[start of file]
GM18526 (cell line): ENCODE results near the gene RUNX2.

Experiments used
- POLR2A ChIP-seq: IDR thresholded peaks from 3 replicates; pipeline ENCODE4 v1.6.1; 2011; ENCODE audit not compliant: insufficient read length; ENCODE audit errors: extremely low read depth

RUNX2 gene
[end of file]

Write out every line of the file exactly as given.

GM18526 (cell line): ENCODE results near the gene RUNX2.

Experiments used
- POLR2A ChIP-seq: IDR thresholded peaks from 3 replicates; pipeline ENCODE4 v1.6.1; 2011; ENCODE audit not compliant: insufficient read length; ENCODE audit errors: extremely low read depth

RUNX2 gene